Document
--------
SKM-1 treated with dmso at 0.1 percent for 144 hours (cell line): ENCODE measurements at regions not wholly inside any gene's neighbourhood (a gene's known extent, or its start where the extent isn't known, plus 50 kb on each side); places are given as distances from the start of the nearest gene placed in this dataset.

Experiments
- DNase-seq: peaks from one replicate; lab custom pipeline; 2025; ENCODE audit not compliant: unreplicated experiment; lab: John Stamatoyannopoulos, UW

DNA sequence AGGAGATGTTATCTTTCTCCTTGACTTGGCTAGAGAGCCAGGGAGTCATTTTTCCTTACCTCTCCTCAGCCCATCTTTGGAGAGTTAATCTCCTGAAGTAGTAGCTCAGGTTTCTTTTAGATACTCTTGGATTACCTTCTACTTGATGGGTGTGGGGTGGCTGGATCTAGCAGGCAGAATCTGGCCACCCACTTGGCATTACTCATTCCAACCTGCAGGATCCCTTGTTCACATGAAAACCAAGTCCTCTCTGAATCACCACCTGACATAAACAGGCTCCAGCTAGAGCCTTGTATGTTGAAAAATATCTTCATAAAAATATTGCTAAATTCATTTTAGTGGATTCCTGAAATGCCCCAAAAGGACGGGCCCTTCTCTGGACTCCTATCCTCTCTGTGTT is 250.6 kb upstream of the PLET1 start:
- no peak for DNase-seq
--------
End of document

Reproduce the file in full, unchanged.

SKM-1 treated with dmso at 0.1 percent for 144 hours (cell line): ENCODE measurements at regions not wholly inside any gene's neighbourhood (a gene's known extent, or its start where the extent isn't known, plus 50 kb on each side); places are given as distances from the start of the nearest gene placed in this dataset.

Experiments
- DNase-seq: peaks from one replicate; lab custom pipeline; 2025; ENCODE audit not compliant: unreplicated experiment; lab: John Stamatoyannopoulos, UW

DNA sequence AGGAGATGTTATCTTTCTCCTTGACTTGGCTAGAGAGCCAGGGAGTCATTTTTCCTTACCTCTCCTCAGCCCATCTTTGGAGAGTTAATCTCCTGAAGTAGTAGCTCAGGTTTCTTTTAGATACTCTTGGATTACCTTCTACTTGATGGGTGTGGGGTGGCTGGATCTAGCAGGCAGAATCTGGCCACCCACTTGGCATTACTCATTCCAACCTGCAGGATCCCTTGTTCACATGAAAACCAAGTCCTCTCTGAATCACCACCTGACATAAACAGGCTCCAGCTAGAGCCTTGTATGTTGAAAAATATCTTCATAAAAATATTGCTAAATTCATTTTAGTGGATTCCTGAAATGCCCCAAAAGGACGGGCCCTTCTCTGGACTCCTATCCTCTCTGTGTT is 250.6 kb upstream of the PLET1 start:
- no peak for DNase-seq